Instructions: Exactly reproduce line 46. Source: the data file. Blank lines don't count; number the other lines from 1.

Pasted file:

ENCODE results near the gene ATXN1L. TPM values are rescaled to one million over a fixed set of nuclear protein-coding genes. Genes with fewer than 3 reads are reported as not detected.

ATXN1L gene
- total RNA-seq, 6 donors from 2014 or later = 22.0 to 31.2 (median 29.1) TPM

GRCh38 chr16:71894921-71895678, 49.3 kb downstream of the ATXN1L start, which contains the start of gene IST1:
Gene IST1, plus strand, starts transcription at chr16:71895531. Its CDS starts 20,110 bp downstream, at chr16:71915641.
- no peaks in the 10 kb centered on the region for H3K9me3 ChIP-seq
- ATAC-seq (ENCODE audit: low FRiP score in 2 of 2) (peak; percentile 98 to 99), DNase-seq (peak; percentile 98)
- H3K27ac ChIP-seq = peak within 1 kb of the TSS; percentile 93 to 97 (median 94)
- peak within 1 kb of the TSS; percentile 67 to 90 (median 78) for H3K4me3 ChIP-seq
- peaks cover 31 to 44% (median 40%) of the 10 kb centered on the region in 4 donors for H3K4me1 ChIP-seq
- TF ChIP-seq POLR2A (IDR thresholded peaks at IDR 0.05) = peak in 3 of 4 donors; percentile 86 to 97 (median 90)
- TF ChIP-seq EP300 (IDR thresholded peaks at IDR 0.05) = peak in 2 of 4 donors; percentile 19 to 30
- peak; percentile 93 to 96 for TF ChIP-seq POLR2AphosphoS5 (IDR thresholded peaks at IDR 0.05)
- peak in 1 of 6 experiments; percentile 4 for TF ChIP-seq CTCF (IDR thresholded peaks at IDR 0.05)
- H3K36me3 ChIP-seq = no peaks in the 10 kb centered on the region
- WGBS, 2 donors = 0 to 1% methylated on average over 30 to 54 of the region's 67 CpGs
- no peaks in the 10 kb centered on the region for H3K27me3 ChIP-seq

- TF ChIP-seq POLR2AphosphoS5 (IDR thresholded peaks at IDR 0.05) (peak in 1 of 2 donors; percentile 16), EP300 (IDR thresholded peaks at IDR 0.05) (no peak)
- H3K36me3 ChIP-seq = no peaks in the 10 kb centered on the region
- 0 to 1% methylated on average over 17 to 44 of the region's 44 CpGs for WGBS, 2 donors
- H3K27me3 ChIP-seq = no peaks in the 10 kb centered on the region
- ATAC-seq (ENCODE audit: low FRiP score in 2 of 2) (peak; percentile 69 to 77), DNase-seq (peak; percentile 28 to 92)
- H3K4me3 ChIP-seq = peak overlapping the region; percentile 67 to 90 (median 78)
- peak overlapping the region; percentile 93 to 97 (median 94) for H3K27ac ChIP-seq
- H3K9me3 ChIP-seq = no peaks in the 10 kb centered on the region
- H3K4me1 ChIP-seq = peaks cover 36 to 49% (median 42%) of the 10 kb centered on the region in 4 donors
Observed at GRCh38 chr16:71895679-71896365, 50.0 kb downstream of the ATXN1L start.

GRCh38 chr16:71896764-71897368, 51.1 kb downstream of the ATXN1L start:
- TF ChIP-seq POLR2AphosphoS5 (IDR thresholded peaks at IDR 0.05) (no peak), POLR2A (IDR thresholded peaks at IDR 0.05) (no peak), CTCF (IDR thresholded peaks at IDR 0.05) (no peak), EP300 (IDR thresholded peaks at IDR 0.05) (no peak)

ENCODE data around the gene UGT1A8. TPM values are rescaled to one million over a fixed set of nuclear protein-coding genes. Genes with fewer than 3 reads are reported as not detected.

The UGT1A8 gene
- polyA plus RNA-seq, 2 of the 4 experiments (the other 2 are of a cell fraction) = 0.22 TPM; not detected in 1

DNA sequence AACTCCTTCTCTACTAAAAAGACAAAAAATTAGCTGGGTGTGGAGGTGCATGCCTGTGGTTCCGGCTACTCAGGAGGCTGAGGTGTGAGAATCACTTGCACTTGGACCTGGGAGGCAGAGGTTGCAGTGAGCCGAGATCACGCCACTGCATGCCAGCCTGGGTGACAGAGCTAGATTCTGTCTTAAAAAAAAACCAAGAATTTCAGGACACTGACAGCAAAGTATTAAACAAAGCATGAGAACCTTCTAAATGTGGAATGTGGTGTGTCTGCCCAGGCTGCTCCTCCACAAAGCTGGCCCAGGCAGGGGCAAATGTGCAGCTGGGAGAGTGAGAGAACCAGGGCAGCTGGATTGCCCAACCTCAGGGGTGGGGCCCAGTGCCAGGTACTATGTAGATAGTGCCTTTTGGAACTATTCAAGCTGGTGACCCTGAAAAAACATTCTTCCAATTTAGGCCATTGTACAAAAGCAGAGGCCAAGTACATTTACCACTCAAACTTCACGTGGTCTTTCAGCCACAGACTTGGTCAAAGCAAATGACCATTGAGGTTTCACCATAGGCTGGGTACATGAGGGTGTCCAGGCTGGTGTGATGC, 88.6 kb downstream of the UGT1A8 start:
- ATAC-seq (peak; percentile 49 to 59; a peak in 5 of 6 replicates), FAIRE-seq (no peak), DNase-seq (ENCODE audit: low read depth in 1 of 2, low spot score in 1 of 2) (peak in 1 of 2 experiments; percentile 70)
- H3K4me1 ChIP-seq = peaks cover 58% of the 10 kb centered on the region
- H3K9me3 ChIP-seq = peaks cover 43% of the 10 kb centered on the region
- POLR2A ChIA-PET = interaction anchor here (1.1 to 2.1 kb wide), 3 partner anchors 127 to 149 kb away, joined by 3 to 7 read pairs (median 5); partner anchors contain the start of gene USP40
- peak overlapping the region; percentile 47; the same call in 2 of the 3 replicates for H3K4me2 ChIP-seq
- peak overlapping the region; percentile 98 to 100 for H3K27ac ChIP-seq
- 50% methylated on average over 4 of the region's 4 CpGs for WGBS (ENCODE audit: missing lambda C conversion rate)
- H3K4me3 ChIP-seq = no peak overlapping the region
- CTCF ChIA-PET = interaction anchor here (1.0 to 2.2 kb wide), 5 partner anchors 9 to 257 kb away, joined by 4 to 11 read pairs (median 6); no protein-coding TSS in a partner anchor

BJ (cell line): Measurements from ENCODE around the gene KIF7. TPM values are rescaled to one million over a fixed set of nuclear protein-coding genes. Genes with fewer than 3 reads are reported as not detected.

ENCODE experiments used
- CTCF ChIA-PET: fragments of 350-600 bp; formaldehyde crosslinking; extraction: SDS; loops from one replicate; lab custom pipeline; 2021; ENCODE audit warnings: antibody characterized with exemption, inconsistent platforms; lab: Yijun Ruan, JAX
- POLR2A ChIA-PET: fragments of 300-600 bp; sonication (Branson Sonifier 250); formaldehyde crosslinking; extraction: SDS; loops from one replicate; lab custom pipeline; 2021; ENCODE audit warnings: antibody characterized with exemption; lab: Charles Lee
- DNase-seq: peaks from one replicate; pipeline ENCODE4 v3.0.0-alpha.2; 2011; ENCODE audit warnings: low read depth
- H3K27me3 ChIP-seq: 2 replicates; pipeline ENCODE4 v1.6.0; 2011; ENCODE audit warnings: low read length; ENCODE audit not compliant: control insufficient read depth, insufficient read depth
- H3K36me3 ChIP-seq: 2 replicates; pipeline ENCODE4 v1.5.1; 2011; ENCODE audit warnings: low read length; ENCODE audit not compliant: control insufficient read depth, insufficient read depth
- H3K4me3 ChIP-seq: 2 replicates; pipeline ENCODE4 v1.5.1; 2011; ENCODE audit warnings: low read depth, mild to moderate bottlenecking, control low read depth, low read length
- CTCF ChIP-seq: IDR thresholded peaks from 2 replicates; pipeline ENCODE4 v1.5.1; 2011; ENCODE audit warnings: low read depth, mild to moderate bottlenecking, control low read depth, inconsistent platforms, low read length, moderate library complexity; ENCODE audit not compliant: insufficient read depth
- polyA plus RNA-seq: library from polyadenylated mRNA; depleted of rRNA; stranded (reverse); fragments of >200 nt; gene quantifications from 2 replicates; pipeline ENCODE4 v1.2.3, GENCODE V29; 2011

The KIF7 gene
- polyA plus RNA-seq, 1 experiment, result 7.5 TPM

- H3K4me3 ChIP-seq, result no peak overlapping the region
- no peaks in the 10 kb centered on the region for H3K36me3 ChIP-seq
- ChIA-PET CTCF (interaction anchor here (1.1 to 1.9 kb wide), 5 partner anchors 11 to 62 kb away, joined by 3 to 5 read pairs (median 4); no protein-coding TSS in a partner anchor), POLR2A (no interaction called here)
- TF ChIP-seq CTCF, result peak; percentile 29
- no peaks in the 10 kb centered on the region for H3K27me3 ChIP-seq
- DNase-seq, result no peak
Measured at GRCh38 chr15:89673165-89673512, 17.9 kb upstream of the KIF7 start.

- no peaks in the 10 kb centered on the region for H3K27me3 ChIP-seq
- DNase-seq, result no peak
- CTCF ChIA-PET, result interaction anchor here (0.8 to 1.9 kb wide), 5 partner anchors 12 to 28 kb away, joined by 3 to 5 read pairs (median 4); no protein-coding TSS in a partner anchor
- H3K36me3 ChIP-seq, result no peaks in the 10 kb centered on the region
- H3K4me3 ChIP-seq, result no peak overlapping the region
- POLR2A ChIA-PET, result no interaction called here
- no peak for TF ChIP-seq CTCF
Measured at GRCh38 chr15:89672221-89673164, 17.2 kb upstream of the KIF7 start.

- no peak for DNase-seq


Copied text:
- POLR2A ChIA-PET: fragments of 300-600 bp; sonication (Branson Sonifier 250); formaldehyde crosslinking; extraction: SDS; loops from one replicate; lab custom pipeline; 2021; ENCODE audit warnings: antibody characterized with exemption; lab: Charles Lee